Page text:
Split EC Into Two Bodies - NDC Proposes

The opposition National Democratic Congress (NDC) has proposed that the Electoral Commission be split into two as part of an ongoing electoral reform proposal by the party.

According to the party, one of the two bodies of the proposed Electoral Commission (EC) will be in charge of regulating activities of the various political parties and the other will be strictly handling elections.

Communications Officer of the party, Mr Sammy Gyamfi, confirmed to the Daily Graphic media reports about the NDC’s proposal for the Electoral Commission to be split into two.

“It’s authentic and that is part of the reform proposal we are submitting to the EC”, Mr Gyamfi said.

This, the party said, would also see to the amendment of the Political Parties Act, 2000 (Act 574).

“Split the EC into two separate bodies namely an Office for the Regulation of Political Parties (ORPP) and an Electoral Commission (EC) by amending the Political Parties Act, 2000, Act 574,” NDC’s 10th proposal reads.

Regulation of parties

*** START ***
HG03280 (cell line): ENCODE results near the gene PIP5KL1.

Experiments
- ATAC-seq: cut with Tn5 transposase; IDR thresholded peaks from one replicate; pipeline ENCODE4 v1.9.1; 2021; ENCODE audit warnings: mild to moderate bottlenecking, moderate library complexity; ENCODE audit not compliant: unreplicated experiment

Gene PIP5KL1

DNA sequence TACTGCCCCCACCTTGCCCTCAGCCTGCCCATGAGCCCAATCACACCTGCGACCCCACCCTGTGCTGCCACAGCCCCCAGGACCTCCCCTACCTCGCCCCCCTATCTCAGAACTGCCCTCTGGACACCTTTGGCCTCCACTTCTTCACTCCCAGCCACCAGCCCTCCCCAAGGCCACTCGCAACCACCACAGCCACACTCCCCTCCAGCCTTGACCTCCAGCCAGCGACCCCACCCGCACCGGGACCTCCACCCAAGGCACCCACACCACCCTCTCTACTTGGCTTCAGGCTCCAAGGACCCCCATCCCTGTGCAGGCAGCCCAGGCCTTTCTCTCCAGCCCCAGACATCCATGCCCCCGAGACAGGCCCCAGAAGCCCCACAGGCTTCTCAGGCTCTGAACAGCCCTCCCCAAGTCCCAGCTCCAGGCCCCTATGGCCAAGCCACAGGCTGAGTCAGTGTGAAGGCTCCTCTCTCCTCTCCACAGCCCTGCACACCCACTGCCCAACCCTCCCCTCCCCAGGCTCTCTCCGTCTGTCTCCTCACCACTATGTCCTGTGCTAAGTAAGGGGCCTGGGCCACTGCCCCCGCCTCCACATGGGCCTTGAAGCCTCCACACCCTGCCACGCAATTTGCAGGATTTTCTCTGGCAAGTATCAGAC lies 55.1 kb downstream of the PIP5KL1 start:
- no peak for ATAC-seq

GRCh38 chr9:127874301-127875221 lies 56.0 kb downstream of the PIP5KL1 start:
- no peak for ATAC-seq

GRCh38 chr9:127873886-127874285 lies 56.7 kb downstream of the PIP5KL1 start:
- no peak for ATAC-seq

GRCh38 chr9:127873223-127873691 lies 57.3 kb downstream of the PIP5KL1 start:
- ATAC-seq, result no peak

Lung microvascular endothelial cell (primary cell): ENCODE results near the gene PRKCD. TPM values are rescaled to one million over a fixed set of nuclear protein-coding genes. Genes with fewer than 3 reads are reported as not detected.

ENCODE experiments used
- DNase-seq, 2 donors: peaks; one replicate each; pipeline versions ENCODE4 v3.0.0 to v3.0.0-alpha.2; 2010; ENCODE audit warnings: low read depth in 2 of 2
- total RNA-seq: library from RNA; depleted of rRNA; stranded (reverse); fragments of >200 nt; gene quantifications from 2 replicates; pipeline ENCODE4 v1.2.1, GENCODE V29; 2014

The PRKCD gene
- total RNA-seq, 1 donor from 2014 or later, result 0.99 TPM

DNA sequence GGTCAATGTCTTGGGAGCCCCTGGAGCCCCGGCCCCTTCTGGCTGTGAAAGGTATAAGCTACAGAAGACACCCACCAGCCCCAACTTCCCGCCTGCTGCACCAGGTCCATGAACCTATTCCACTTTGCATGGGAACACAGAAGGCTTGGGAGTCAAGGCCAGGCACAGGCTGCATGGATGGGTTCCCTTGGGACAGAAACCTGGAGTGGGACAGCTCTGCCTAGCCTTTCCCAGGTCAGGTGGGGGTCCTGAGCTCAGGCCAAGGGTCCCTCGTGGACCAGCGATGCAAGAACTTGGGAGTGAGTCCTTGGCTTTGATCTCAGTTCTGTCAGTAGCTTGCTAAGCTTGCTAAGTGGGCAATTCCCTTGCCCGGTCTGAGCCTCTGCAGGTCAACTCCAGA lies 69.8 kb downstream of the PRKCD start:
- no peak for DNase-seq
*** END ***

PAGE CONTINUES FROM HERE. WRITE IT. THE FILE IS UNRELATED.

“Neither the Constitution nor the EC Act makes the EC responsible for the regulation of political parties; that function is prescribed by Act 574; the two functions are separate, involving heavy responsibilities that require full-time attention,” the background to the proposal said.

The NDC, in justifying the proposal, stressed that the separation would “enable the two offices to focus equal and full-time attention on their two different mandates; mitigate the perception of bias on the part of the EC as a result of its current dual mandate.

“Address the concern expressed by the National Security Secretariat that mistrust of the EC is a potential ground for violence and a threat to state security; ensure conformity with international best practice as many countries have this system of separation”

EC chairperson

The opposition NDC is asking that EC chairpersons should be appointed subject to parliamentary approval.

The party said the current mode of appointing electoral commissioners is partisan, therefore, the party, in over 30 proposals, seeking electoral reforms, argues that parliamentarians must have a hand in the appointment.

The NDC in its justifications indicated that, it is critical for an independent body like the EC chairperson to be independent, neutral, credible, transparent, and competent.

The NDC further referenced the appointment of Justices of the Supreme Court whose role is similar to the EC Chair and subordinates, but are appointed with prior parliamentary approval to advance their argument.

“Chairperson of EC, as the Returning Officer of the presidential election, must not be solely appointed by the President, who is often a candidate,” the party proposed.